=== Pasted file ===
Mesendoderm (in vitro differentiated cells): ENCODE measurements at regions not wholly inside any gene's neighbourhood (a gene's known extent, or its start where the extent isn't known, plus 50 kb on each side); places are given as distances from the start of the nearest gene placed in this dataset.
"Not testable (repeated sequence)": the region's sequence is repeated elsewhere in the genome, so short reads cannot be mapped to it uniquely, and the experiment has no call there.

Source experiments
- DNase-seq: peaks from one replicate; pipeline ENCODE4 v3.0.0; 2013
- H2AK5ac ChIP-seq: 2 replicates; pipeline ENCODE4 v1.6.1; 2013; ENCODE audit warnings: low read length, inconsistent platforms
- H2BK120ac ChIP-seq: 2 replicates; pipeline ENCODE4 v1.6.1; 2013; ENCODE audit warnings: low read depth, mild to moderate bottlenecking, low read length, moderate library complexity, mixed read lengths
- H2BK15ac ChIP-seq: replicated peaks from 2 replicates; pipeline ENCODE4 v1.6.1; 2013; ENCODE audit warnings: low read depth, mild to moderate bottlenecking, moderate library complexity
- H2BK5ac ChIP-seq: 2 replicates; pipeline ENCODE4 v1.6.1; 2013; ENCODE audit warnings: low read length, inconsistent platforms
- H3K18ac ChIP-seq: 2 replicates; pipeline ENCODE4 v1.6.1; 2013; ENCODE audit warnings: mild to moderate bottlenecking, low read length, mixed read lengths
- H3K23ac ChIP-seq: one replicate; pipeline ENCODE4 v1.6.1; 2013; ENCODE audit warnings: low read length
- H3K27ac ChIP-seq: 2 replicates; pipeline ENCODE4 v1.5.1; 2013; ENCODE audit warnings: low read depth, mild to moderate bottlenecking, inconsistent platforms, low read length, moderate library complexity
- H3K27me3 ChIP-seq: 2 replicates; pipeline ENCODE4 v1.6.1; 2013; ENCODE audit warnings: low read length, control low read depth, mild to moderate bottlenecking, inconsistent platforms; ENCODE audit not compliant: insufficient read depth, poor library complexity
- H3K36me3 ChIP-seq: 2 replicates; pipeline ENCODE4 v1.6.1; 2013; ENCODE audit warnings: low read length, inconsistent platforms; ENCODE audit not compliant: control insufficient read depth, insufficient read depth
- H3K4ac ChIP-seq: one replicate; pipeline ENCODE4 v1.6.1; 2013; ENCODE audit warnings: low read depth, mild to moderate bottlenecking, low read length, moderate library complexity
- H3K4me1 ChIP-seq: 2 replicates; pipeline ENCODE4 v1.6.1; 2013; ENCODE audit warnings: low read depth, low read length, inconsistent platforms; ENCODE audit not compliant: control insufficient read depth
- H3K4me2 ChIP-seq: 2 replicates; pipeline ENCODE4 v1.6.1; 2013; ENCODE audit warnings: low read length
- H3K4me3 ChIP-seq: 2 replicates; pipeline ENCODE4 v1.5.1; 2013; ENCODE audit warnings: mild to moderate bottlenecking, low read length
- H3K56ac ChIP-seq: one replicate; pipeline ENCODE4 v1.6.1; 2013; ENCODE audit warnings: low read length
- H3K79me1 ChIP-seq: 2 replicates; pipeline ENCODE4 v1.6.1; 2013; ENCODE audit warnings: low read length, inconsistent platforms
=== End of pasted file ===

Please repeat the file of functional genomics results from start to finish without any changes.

Mesendoderm (in vitro differentiated cells): ENCODE measurements at regions not wholly inside any gene's neighbourhood (a gene's known extent, or its start where the extent isn't known, plus 50 kb on each side); places are given as distances from the start of the nearest gene placed in this dataset.
"Not testable (repeated sequence)": the region's sequence is repeated elsewhere in the genome, so short reads cannot be mapped to it uniquely, and the experiment has no call there.

Source experiments
- DNase-seq: peaks from one replicate; pipeline ENCODE4 v3.0.0; 2013
- H2AK5ac ChIP-seq: 2 replicates; pipeline ENCODE4 v1.6.1; 2013; ENCODE audit warnings: low read length, inconsistent platforms
- H2BK120ac ChIP-seq: 2 replicates; pipeline ENCODE4 v1.6.1; 2013; ENCODE audit warnings: low read depth, mild to moderate bottlenecking, low read length, moderate library complexity, mixed read lengths
- H2BK15ac ChIP-seq: replicated peaks from 2 replicates; pipeline ENCODE4 v1.6.1; 2013; ENCODE audit warnings: low read depth, mild to moderate bottlenecking, moderate library complexity
- H2BK5ac ChIP-seq: 2 replicates; pipeline ENCODE4 v1.6.1; 2013; ENCODE audit warnings: low read length, inconsistent platforms
- H3K18ac ChIP-seq: 2 replicates; pipeline ENCODE4 v1.6.1; 2013; ENCODE audit warnings: mild to moderate bottlenecking, low read length, mixed read lengths
- H3K23ac ChIP-seq: one replicate; pipeline ENCODE4 v1.6.1; 2013; ENCODE audit warnings: low read length
- H3K27ac ChIP-seq: 2 replicates; pipeline ENCODE4 v1.5.1; 2013; ENCODE audit warnings: low read depth, mild to moderate bottlenecking, inconsistent platforms, low read length, moderate library complexity
- H3K27me3 ChIP-seq: 2 replicates; pipeline ENCODE4 v1.6.1; 2013; ENCODE audit warnings: low read length, control low read depth, mild to moderate bottlenecking, inconsistent platforms; ENCODE audit not compliant: insufficient read depth, poor library complexity
- H3K36me3 ChIP-seq: 2 replicates; pipeline ENCODE4 v1.6.1; 2013; ENCODE audit warnings: low read length, inconsistent platforms; ENCODE audit not compliant: control insufficient read depth, insufficient read depth
- H3K4ac ChIP-seq: one replicate; pipeline ENCODE4 v1.6.1; 2013; ENCODE audit warnings: low read depth, mild to moderate bottlenecking, low read length, moderate library complexity
- H3K4me1 ChIP-seq: 2 replicates; pipeline ENCODE4 v1.6.1; 2013; ENCODE audit warnings: low read depth, low read length, inconsistent platforms; ENCODE audit not compliant: control insufficient read depth
- H3K4me2 ChIP-seq: 2 replicates; pipeline ENCODE4 v1.6.1; 2013; ENCODE audit warnings: low read length
- H3K4me3 ChIP-seq: 2 replicates; pipeline ENCODE4 v1.5.1; 2013; ENCODE audit warnings: mild to moderate bottlenecking, low read length
- H3K56ac ChIP-seq: one replicate; pipeline ENCODE4 v1.6.1; 2013; ENCODE audit warnings: low read length
- H3K79me1 ChIP-seq: 2 replicates; pipeline ENCODE4 v1.6.1; 2013; ENCODE audit warnings: low read length, inconsistent platforms